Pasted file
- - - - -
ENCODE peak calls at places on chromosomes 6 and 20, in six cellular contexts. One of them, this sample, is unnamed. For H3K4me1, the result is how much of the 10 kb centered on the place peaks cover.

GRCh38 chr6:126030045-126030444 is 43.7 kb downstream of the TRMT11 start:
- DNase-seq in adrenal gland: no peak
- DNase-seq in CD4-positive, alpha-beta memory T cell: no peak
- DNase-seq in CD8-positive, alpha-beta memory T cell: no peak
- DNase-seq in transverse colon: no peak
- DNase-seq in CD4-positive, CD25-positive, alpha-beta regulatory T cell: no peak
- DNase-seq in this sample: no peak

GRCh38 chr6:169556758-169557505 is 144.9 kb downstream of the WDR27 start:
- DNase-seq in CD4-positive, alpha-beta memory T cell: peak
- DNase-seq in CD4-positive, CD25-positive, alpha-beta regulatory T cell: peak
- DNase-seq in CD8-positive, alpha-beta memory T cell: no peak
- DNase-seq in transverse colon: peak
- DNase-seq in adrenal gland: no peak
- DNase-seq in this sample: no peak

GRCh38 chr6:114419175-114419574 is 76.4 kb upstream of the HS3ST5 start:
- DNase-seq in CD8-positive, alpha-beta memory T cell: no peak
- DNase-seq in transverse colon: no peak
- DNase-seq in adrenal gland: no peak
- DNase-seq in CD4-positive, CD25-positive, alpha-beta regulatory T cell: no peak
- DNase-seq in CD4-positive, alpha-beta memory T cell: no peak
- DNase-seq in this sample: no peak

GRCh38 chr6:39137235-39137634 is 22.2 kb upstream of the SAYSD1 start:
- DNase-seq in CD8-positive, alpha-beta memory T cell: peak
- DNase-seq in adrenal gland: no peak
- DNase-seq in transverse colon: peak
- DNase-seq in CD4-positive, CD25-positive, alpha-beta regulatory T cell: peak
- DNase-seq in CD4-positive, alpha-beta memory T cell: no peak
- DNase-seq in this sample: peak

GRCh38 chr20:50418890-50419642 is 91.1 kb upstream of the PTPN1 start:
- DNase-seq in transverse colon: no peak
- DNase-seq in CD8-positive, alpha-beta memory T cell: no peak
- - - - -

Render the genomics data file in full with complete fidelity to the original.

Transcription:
ENCODE peak calls at places on chromosomes 6 and 20, in six cellular contexts. One of them, this sample, is unnamed. For H3K4me1, the result is how much of the 10 kb centered on the place peaks cover.

GRCh38 chr6:126030045-126030444 is 43.7 kb downstream of the TRMT11 start:
- DNase-seq in adrenal gland: no peak
- DNase-seq in CD4-positive, alpha-beta memory T cell: no peak
- DNase-seq in CD8-positive, alpha-beta memory T cell: no peak
- DNase-seq in transverse colon: no peak
- DNase-seq in CD4-positive, CD25-positive, alpha-beta regulatory T cell: no peak
- DNase-seq in this sample: no peak

GRCh38 chr6:169556758-169557505 is 144.9 kb downstream of the WDR27 start:
- DNase-seq in CD4-positive, alpha-beta memory T cell: peak
- DNase-seq in CD4-positive, CD25-positive, alpha-beta regulatory T cell: peak
- DNase-seq in CD8-positive, alpha-beta memory T cell: no peak
- DNase-seq in transverse colon: peak
- DNase-seq in adrenal gland: no peak
- DNase-seq in this sample: no peak

GRCh38 chr6:114419175-114419574 is 76.4 kb upstream of the HS3ST5 start:
- DNase-seq in CD8-positive, alpha-beta memory T cell: no peak
- DNase-seq in transverse colon: no peak
- DNase-seq in adrenal gland: no peak
- DNase-seq in CD4-positive, CD25-positive, alpha-beta regulatory T cell: no peak
- DNase-seq in CD4-positive, alpha-beta memory T cell: no peak
- DNase-seq in this sample: no peak

GRCh38 chr6:39137235-39137634 is 22.2 kb upstream of the SAYSD1 start:
- DNase-seq in CD8-positive, alpha-beta memory T cell: peak
- DNase-seq in adrenal gland: no peak
- DNase-seq in transverse colon: peak
- DNase-seq in CD4-positive, CD25-positive, alpha-beta regulatory T cell: peak
- DNase-seq in CD4-positive, alpha-beta memory T cell: no peak
- DNase-seq in this sample: peak

GRCh38 chr20:50418890-50419642 is 91.1 kb upstream of the PTPN1 start:
- DNase-seq in transverse colon: no peak
- DNase-seq in CD8-positive, alpha-beta memory T cell: no peak